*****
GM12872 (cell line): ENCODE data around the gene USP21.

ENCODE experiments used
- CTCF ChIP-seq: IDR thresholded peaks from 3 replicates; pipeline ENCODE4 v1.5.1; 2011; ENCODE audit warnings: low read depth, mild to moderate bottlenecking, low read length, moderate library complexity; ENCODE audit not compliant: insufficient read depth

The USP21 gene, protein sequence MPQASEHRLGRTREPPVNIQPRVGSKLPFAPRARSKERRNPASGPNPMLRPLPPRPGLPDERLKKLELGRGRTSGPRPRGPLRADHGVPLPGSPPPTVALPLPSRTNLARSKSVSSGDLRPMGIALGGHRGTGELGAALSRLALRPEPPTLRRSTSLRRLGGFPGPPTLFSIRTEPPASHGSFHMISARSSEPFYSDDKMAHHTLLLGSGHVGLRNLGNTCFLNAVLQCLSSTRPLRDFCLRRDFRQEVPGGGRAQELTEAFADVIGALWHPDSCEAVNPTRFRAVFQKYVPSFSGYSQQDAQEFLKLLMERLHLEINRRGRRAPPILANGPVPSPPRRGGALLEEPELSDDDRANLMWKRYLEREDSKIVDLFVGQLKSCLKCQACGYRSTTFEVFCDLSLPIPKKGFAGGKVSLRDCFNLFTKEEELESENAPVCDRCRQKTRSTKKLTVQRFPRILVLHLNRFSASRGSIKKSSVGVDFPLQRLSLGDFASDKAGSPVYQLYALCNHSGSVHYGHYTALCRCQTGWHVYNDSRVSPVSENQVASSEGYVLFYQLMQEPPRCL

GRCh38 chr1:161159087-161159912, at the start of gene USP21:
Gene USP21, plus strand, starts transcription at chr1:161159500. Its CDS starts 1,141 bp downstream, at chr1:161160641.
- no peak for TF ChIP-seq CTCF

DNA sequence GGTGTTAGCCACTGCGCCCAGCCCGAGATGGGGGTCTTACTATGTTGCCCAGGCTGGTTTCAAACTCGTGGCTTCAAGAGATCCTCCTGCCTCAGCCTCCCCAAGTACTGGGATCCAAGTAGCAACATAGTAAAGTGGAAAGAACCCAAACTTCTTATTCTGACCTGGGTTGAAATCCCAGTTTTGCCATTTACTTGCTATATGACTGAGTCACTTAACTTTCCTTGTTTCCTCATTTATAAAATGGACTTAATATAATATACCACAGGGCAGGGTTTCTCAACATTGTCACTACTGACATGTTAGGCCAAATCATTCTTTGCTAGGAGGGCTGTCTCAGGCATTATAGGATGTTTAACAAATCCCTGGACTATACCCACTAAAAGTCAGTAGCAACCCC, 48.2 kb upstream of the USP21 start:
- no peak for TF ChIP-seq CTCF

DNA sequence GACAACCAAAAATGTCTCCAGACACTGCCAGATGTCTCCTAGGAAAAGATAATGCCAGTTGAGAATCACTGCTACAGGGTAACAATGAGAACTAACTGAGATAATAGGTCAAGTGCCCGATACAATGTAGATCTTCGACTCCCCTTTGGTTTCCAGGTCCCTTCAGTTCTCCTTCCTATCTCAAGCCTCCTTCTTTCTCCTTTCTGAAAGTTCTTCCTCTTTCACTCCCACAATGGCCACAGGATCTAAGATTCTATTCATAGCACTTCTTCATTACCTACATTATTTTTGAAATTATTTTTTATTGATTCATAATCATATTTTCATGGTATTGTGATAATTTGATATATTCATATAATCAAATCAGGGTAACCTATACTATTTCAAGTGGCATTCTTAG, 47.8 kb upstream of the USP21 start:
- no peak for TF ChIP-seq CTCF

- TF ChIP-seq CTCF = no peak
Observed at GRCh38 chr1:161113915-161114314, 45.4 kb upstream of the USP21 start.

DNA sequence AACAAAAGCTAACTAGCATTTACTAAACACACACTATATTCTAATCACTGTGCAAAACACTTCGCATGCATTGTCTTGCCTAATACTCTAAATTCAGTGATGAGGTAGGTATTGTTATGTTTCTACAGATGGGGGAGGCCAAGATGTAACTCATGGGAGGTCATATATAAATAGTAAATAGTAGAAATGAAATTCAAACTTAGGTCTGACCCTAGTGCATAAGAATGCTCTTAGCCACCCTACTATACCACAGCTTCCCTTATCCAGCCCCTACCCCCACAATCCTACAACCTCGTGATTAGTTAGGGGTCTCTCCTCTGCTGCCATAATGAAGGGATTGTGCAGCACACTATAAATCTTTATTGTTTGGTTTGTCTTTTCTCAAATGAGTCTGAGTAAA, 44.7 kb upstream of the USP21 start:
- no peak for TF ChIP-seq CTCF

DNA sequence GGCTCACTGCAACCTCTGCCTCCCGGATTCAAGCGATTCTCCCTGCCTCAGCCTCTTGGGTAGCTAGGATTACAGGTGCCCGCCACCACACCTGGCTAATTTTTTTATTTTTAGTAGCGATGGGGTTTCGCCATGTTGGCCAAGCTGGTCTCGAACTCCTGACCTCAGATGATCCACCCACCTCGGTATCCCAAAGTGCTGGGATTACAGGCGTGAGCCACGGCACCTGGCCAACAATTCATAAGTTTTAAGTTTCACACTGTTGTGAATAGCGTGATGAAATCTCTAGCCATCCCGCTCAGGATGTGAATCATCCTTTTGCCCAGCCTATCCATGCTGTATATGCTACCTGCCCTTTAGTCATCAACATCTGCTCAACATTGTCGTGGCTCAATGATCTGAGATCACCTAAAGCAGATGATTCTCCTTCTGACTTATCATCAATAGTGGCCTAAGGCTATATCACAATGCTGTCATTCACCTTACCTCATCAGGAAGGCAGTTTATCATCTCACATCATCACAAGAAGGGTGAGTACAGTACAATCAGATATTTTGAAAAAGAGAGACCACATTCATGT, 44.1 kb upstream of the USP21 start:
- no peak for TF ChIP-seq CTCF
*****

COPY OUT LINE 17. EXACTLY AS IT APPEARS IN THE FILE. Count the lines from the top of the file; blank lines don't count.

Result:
- no peak for TF ChIP-seq CTCF